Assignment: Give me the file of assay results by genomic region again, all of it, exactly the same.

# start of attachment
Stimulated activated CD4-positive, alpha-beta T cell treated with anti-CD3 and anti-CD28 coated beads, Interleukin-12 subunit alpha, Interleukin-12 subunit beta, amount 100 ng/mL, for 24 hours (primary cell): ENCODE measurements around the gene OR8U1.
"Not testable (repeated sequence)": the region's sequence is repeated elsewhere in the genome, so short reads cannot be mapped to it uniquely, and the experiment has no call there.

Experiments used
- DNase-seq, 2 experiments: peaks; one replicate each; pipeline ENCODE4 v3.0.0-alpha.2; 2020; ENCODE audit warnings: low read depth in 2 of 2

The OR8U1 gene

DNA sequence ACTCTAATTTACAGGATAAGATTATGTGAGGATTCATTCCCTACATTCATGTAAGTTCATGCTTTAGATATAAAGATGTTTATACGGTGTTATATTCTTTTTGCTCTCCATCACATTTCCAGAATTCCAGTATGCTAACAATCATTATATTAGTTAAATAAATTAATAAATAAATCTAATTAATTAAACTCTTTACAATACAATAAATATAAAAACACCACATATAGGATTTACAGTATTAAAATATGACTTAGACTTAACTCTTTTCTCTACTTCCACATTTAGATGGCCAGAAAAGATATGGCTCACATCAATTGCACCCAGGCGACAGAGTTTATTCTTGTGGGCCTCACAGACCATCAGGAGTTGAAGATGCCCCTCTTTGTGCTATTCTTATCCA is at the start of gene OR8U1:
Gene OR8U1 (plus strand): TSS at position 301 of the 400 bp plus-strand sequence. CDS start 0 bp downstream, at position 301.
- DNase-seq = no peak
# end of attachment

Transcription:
Stimulated activated CD4-positive, alpha-beta T cell treated with anti-CD3 and anti-CD28 coated beads, Interleukin-12 subunit alpha, Interleukin-12 subunit beta, amount 100 ng/mL, for 24 hours (primary cell): ENCODE measurements around the gene OR8U1.
"Not testable (repeated sequence)": the region's sequence is repeated elsewhere in the genome, so short reads cannot be mapped to it uniquely, and the experiment has no call there.

Experiments used
- DNase-seq, 2 experiments: peaks; one replicate each; pipeline ENCODE4 v3.0.0-alpha.2; 2020; ENCODE audit warnings: low read depth in 2 of 2

The OR8U1 gene

DNA sequence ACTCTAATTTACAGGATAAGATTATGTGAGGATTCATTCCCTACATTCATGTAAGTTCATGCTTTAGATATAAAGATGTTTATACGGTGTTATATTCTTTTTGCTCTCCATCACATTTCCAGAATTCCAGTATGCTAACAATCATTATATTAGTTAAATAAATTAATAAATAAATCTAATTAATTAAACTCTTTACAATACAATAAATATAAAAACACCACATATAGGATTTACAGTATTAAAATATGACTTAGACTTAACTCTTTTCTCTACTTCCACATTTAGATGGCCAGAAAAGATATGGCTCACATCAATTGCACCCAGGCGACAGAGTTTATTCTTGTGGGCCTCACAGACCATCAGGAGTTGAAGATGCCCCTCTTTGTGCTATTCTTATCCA is at the start of gene OR8U1:
Gene OR8U1 (plus strand): TSS at position 301 of the 400 bp plus-strand sequence. CDS start 0 bp downstream, at position 301.
- DNase-seq = no peak